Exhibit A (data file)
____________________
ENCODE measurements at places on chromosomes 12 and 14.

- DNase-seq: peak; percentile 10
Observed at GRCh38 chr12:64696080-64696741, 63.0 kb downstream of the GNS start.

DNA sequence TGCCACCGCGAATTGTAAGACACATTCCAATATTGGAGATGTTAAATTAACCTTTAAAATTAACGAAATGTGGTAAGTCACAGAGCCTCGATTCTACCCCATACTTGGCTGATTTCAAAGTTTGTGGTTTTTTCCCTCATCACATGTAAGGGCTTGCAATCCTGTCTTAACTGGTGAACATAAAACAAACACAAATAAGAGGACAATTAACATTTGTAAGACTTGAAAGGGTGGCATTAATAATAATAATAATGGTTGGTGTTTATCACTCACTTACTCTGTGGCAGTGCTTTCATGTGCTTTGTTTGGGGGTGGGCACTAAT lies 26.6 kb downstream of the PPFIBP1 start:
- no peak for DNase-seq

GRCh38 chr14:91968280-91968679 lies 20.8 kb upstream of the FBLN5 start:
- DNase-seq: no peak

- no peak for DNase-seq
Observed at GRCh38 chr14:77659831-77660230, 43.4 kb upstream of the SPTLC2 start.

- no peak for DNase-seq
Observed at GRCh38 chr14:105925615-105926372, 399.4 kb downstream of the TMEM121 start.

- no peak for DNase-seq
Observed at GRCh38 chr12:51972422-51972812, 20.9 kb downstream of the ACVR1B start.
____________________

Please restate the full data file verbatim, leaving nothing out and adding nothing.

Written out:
ENCODE measurements at places on chromosomes 12 and 14.

- DNase-seq: peak; percentile 10
Observed at GRCh38 chr12:64696080-64696741, 63.0 kb downstream of the GNS start.

DNA sequence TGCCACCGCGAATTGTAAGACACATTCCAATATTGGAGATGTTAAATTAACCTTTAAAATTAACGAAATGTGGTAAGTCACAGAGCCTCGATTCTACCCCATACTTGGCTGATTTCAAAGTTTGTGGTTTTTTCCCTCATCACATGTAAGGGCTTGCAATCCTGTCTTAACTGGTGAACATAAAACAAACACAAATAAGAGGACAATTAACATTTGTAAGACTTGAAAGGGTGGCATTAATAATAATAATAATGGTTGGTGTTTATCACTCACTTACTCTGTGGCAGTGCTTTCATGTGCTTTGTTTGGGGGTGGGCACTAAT lies 26.6 kb downstream of the PPFIBP1 start:
- no peak for DNase-seq

GRCh38 chr14:91968280-91968679 lies 20.8 kb upstream of the FBLN5 start:
- DNase-seq: no peak

- no peak for DNase-seq
Observed at GRCh38 chr14:77659831-77660230, 43.4 kb upstream of the SPTLC2 start.

- no peak for DNase-seq
Observed at GRCh38 chr14:105925615-105926372, 399.4 kb downstream of the TMEM121 start.

- no peak for DNase-seq
Observed at GRCh38 chr12:51972422-51972812, 20.9 kb downstream of the ACVR1B start.